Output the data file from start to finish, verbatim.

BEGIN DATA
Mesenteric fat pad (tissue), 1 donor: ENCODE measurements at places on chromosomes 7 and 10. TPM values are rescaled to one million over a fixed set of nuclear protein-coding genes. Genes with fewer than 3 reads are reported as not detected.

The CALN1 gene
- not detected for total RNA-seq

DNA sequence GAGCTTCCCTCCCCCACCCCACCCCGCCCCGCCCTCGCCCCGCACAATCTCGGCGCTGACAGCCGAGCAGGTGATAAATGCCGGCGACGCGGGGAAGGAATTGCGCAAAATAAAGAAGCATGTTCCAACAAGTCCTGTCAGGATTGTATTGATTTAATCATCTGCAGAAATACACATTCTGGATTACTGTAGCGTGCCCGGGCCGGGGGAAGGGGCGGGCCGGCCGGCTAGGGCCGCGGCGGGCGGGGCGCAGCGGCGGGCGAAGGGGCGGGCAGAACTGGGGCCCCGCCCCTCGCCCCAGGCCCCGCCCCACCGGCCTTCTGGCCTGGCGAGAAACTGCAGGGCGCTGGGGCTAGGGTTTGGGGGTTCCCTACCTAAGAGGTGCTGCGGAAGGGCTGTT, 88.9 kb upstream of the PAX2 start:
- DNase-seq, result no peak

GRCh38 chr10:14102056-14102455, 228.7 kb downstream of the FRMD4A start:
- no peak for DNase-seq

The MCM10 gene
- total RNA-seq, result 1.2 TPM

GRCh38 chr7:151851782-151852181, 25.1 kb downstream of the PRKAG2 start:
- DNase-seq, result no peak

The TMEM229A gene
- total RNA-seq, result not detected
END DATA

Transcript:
Mesenteric fat pad (tissue), 1 donor: ENCODE measurements at places on chromosomes 7 and 10. TPM values are rescaled to one million over a fixed set of nuclear protein-coding genes. Genes with fewer than 3 reads are reported as not detected.

The CALN1 gene
- not detected for total RNA-seq

DNA sequence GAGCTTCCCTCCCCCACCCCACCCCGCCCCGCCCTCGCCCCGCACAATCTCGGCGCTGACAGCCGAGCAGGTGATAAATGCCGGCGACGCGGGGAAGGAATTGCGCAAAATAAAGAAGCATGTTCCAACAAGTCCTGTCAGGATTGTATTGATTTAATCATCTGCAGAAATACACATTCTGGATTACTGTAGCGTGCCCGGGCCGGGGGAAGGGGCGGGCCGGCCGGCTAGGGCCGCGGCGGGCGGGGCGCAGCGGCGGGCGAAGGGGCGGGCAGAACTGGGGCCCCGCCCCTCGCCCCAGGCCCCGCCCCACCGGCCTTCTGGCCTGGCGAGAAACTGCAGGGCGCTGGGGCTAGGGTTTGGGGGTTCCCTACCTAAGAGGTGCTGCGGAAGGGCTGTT, 88.9 kb upstream of the PAX2 start:
- DNase-seq, result no peak

GRCh38 chr10:14102056-14102455, 228.7 kb downstream of the FRMD4A start:
- no peak for DNase-seq

The MCM10 gene
- total RNA-seq, result 1.2 TPM

GRCh38 chr7:151851782-151852181, 25.1 kb downstream of the PRKAG2 start:
- DNase-seq, result no peak

The TMEM229A gene
- total RNA-seq, result not detected